Florida vs. UCF scores, takeaways: Gators fall apart in second half of 2021 Gasparilla Bowl

By Adam Silverstein
December 23, 2021
Florida vs. UCF scores, takeaways: Gators fall apart in second half of 2021 Gasparilla Bowl

Image Credit: GatorsFB / Twitter

The 2021 college football season was already one to forget for the Florida Gators, yet it still ended in pathetic fashion as an embarrassing second-half effort led to a 29-17 defeat at the hands of the UCF Knights in the 2021 Gasparilla Bowl. Not only did Florida lose to UCF, it did so in front of a packed house at Raymond James Stadium in Tampa, Florida, in a game that the Knights will certainly hold over the Gators for the foreseeable future.

UCF deserves those bragging rights, however, as it took advantage of a Florida team that played the same way it did all season: inconsistent and undisciplined. The offense missed wide open receivers. The defense allowed numerous explosive plays. Special teams was anything but deserving of that moniker. The loss was truly a total-team effort.

It does not matter that the Gators barely used half of their bowl practices, saw numerous starters unable to play or were in the midst of a coaching change. At the end of the day, Florida suited up to play in the game and was unsuccessful.

The end result is the Gators’ first losing season since 2017 and second since 2013. It was also their first-ever loss to the Knights and first defeat at the hands of a Sunshine State team this season (3-1). Beyond those superficial notes, the ramifications of this loss for Florida are almost nonexistent. More on that in a moment.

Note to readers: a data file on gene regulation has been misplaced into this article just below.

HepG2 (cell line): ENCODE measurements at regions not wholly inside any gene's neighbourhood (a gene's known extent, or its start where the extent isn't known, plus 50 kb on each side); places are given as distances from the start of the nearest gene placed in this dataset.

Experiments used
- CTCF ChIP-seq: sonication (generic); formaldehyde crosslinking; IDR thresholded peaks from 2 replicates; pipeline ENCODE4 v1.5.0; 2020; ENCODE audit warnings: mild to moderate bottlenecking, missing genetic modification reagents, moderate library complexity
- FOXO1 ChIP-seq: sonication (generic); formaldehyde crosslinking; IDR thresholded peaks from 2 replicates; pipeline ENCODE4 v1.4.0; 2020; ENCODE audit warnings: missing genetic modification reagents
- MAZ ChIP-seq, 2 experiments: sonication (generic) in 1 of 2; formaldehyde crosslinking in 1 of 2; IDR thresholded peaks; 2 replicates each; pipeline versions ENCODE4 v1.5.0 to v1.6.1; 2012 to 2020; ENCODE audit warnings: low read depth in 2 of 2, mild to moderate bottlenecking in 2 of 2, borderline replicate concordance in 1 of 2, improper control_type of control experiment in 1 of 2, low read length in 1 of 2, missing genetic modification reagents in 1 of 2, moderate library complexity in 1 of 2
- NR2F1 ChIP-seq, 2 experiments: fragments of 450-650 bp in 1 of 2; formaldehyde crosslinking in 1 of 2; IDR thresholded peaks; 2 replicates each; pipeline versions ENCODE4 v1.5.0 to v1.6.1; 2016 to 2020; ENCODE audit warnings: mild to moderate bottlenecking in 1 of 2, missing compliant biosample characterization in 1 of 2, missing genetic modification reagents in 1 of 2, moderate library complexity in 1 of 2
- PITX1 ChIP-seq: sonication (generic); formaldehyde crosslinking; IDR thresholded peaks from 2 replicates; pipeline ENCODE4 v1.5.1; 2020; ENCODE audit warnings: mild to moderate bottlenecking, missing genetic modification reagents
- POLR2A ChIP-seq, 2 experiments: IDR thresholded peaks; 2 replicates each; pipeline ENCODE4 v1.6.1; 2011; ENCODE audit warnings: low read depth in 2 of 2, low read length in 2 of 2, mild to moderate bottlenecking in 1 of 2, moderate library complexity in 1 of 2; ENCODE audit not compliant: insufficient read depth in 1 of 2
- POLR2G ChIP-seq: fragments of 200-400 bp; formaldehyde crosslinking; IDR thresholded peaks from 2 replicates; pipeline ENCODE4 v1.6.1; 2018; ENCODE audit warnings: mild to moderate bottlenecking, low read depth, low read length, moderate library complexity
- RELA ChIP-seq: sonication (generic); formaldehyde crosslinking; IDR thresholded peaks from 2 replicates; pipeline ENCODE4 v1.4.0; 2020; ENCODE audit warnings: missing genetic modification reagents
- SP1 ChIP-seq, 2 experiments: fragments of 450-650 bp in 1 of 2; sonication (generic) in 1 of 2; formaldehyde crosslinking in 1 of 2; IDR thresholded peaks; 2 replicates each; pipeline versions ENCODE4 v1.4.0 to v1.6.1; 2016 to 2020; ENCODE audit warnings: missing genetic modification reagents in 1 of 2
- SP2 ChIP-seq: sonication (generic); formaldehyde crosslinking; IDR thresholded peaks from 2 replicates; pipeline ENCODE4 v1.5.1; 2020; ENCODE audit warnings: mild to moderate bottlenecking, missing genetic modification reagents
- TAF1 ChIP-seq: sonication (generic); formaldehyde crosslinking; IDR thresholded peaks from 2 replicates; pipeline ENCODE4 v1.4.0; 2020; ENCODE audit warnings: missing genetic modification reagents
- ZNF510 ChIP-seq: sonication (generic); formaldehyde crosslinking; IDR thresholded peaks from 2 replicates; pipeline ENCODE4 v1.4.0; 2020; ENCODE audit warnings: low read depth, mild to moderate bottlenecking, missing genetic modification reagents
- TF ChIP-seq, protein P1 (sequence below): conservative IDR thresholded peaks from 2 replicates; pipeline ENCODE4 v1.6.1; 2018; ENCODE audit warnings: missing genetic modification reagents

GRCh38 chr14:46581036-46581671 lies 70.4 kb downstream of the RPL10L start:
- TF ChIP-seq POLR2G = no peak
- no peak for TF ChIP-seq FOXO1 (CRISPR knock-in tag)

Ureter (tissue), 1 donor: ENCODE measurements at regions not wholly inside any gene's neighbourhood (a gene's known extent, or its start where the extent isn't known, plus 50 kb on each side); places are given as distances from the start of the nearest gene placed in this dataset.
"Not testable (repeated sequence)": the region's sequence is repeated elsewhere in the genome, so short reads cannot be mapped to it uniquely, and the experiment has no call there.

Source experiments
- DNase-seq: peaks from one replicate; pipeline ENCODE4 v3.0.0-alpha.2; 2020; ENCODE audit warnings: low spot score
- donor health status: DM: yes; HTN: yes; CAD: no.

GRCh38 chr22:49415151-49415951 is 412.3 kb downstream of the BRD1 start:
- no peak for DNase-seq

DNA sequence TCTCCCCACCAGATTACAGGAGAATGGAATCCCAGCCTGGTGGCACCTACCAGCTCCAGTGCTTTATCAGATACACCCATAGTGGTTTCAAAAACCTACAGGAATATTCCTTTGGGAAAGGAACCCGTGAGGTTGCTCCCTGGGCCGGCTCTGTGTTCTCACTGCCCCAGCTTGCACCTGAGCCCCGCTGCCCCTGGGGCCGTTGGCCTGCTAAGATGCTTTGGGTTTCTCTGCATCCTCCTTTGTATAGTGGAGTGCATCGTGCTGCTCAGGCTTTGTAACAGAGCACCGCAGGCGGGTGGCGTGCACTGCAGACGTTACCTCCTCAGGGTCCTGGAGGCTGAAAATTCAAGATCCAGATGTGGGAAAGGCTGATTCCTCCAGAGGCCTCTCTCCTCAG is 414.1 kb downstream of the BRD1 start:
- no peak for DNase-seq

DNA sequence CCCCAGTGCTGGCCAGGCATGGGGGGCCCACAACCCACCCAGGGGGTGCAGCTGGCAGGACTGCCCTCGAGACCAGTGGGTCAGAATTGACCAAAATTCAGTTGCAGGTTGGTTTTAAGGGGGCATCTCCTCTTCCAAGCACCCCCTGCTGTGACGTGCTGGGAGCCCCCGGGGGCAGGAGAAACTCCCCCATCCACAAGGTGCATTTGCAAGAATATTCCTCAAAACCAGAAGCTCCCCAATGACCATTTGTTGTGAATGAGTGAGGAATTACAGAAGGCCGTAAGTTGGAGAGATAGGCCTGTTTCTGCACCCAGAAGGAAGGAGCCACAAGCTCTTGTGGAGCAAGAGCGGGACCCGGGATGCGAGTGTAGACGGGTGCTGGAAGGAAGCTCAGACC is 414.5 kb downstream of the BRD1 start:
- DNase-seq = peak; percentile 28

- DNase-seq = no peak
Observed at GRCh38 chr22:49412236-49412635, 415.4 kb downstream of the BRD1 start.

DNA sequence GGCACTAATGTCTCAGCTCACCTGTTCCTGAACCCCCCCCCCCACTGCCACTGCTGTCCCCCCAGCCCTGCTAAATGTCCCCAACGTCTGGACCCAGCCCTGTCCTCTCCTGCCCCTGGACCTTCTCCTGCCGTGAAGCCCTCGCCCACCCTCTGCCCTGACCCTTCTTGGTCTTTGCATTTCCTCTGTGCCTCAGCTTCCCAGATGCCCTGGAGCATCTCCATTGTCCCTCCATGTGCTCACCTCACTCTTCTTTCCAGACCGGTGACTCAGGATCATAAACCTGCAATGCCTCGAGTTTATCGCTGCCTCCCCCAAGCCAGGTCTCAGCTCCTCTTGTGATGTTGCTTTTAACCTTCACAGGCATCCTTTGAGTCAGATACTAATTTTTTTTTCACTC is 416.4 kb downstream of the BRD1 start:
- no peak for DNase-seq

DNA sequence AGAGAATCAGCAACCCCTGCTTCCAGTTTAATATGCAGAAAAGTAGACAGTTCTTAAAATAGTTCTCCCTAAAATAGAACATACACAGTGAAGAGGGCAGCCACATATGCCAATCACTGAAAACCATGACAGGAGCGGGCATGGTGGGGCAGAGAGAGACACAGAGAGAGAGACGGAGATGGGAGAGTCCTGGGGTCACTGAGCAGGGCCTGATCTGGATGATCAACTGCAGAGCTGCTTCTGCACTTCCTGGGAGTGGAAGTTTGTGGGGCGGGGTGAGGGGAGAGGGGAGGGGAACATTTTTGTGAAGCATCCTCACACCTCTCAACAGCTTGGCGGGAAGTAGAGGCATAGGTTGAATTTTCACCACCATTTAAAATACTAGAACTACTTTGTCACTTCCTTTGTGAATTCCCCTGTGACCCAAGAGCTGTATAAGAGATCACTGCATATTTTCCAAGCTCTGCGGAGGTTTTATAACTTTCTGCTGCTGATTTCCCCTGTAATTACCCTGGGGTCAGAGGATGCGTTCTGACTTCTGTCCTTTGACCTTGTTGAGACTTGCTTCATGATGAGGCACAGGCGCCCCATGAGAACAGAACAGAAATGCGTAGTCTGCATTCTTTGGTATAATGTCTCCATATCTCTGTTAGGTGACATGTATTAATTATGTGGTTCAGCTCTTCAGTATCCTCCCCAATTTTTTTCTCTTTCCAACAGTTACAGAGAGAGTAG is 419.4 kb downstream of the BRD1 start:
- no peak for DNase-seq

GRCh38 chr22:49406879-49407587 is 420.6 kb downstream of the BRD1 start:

Let’s take a look at what went down in the Gasparilla Bowl.

1. Best wishes: Redshirt junior wide receiver Justin Shorter was knocked out cold on Florida’s final offensive possession of the game. Shorter was extending for a dart pass when he was hit hard in the neck/shoulder/head area. He was knocked out immediately and fell directly on his face. Trainers were decisive bringing a cart out for Shorter, placing him on a board and driving him off the field. It was later determined that Shorter was conscious and speaking to trainers as he was being carted off. Update: Shorter is being released from the hospital on Friday.

2. Explosive plays went the wrong way … Though Florida’s offense was far from stellar, the defense is the reason it lost Thursday. The Gators allowed five explosive plays in the game, all of which went for at least 34 yards and led to 23 of UCF’s 29 points. There was a 38-yard rush in the second quarter that the Knights compounded with a fourth-and-5 conversion before scoring a touchdown. Later that quarter, a 34-yard reverse setup a 34-yard field goal as UCF took its first lead of the game at 9-7. In the third quarter, a 74-yard reverse setup a touchdown that again pushed the Knights ahead 16-10, and a 54-yard passing play extended their lead at 26-17, basically ending the game before the final 15 minutes.